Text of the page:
Advocating public self-expression by participating in protests and sit-ins, liberationists demonstrated against discriminatory hiring and wage practices in Canada, while in the US liberationists protested the Miss America Beauty Pageant for objectifying women. In both countries Women's Liberation groups were involved protesting their legislators for abortion rights for women. In Mexico liberationists protested at the Monument to the Mother on Mother's Day to challenge the idea that all women were destined to be mothers. Challenging gender definitions and the sexual relationship to power drew lesbians into the movement in both the United States and Canada. Because liberationists believed that sisterhood was a uniting component to women's oppression, lesbians were not seen as a threat to other women. Another important aspect for North American women was developing spaces for women to meet with other women, offer counseling and referral services, provide access to feminist materials, and establish women's shelters for women who were in abusive relationships.
Increasingly mainstream media portrayed liberationists as man-haters or deranged outcasts. To gain legitimacy for the recognition of sexual discrimination, the media discourse on women's issues was increasingly shaped by the liberal feminist's reformist aims. As liberationists were marginalized, they increasingly became involved in single focus issues, such as violence against women. By the mid-1970s, the Women's Liberation Movement had been effective in changing the worldwide perception of women, bringing sexism to light and moving reformists far to the left in their policy aims for women, but in the haste to distance themselves from the more radical elements, liberal feminists attempted to erase their success and rebrand the movement as the Women's Movement.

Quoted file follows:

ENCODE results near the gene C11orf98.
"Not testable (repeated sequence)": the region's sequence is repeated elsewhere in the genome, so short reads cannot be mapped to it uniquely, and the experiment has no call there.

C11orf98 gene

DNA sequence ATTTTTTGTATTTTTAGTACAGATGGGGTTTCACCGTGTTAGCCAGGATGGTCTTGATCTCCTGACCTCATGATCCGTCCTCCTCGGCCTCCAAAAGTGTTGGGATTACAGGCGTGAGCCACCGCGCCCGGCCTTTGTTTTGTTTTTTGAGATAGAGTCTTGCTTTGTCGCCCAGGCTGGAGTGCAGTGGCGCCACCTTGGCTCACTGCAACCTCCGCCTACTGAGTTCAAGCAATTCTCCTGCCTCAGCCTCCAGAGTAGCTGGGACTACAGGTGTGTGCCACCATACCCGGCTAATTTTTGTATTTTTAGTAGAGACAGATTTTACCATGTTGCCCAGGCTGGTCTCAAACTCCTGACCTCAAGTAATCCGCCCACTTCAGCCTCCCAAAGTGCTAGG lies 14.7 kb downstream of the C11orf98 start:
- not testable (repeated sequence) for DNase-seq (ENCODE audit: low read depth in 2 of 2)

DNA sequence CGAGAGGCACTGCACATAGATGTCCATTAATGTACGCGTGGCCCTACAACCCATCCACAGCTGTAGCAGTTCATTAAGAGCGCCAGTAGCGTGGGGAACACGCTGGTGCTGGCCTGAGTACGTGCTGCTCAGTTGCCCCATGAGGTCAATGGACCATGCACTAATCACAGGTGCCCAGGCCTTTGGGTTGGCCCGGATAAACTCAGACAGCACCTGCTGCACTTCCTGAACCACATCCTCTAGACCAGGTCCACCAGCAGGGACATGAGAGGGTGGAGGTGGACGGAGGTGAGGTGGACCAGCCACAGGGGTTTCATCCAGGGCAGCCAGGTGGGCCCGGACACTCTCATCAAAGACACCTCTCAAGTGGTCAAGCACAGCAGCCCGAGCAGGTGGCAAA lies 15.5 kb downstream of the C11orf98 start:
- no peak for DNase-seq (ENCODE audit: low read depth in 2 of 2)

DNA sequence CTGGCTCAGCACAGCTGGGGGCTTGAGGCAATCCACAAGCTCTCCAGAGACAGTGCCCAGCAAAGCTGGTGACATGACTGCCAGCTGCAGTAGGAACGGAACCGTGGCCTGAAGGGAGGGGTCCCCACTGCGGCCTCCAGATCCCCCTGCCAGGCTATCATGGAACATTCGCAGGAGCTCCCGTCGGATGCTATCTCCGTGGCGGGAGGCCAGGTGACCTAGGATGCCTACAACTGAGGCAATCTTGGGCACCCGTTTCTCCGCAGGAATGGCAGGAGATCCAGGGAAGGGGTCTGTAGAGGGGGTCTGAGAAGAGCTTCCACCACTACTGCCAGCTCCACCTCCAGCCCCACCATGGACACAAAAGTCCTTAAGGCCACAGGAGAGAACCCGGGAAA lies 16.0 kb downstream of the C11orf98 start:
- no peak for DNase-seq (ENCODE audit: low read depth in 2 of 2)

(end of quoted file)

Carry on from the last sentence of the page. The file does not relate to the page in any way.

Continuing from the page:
In Europe, the women's liberation movement started in the late 1960s and continued through the 1980s. Inspired by events in North America and triggered by the growing presence of women in the labour market, the movement soon gained momentum in Britain and the Scandinavian countries. Though influenced by leftist politics, liberationists in general were resistant to any political order which ignored women entirely or relegated their issues to the sidelines. Women's liberation groups in Europe were distinguished from other feminist activists by their focus on women's rights to control their own bodies and sexuality, as well as their direct actions aimed at provoking the public and making society aware of the issues faced by women.